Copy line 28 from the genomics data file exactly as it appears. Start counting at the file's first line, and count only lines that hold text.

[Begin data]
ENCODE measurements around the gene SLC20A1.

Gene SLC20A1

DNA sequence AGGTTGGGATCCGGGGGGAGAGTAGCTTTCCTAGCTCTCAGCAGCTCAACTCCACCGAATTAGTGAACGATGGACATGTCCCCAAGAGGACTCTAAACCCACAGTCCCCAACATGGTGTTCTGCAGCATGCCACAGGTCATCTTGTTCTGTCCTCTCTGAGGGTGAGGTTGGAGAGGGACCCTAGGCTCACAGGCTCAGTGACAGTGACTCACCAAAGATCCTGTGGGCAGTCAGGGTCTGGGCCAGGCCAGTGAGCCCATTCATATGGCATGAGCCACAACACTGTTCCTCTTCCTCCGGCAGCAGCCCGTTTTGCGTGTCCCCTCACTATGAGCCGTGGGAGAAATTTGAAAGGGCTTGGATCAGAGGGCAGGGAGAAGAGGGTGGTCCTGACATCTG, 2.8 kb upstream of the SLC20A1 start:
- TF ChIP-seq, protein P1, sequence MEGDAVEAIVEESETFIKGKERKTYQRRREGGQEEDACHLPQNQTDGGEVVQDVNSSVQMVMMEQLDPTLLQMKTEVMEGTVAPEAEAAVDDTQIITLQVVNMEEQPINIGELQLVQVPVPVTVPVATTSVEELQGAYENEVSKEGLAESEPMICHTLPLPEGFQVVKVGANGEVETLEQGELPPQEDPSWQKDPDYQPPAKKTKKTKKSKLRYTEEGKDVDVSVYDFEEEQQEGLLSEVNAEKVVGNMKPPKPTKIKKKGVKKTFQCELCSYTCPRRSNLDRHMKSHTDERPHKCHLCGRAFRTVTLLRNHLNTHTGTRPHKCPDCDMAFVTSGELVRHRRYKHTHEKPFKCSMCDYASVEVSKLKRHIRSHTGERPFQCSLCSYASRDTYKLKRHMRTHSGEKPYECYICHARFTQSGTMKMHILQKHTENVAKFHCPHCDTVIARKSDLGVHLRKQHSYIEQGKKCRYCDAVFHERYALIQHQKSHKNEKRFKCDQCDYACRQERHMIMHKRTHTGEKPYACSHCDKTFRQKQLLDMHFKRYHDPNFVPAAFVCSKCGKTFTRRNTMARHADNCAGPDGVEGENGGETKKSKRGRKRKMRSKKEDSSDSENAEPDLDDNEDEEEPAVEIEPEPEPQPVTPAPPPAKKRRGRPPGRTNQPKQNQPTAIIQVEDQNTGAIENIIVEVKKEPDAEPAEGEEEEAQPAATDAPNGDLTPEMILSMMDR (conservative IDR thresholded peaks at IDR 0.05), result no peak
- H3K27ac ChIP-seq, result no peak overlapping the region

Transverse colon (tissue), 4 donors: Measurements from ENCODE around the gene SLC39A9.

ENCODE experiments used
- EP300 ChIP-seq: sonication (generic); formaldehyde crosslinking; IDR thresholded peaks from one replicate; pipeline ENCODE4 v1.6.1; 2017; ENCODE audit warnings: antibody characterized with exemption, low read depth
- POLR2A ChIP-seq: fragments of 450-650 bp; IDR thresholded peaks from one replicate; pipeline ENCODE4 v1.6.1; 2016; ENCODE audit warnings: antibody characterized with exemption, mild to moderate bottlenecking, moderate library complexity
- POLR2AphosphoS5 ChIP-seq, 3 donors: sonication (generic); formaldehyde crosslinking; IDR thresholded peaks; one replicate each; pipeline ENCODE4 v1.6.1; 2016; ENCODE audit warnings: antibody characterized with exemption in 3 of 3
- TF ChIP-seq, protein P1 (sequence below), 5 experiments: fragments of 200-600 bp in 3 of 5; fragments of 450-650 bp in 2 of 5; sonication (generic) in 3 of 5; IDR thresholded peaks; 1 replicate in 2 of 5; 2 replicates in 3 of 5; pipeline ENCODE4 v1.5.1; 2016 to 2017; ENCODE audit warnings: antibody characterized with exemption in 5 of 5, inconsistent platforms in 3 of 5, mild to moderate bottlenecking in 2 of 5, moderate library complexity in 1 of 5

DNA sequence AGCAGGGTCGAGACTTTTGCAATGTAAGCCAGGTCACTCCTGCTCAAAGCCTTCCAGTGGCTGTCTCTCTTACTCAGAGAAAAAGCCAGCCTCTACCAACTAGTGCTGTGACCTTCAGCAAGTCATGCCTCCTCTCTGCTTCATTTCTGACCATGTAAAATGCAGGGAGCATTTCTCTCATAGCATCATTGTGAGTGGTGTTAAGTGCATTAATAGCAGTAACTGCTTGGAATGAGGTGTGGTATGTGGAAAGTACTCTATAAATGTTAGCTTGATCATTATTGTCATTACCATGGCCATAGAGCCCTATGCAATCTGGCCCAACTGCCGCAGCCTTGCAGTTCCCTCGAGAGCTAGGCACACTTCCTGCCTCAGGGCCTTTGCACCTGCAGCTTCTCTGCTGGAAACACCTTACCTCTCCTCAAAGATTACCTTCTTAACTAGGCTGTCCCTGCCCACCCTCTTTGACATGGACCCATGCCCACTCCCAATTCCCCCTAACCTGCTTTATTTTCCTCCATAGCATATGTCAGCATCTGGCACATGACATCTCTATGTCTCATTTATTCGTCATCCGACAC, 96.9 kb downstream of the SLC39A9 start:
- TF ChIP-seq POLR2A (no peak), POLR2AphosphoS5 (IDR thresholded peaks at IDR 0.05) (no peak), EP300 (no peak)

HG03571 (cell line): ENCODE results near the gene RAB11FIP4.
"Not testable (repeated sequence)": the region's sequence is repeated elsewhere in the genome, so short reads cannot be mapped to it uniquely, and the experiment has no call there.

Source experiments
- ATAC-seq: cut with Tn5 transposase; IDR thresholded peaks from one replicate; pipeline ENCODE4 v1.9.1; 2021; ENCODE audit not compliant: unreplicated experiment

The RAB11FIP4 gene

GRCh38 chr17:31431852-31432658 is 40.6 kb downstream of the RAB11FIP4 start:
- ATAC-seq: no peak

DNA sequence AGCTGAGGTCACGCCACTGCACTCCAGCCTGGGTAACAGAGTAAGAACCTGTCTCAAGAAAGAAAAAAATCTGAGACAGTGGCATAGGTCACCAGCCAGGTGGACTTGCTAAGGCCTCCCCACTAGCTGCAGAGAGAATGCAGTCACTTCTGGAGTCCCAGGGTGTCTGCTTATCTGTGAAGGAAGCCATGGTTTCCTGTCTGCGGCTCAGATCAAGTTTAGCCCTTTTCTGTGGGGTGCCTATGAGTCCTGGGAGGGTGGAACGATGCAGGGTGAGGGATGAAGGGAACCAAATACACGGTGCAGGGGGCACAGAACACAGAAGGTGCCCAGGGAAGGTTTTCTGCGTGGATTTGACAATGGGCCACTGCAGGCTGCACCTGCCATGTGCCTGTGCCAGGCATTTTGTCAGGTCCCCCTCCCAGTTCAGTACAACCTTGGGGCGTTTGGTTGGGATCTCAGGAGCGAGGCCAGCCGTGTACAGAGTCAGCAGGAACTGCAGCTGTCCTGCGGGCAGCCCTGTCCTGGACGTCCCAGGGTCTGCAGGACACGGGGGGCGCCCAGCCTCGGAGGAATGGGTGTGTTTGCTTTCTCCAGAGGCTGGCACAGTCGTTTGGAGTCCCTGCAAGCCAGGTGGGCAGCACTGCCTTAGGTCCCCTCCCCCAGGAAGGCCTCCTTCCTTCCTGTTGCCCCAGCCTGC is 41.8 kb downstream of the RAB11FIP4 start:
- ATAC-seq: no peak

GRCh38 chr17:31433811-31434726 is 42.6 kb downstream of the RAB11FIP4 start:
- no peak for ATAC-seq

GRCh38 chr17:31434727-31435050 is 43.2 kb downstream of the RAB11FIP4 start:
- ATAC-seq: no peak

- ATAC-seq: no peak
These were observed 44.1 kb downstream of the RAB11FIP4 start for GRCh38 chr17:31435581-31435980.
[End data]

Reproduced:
These were observed 44.1 kb downstream of the RAB11FIP4 start for GRCh38 chr17:31435581-31435980.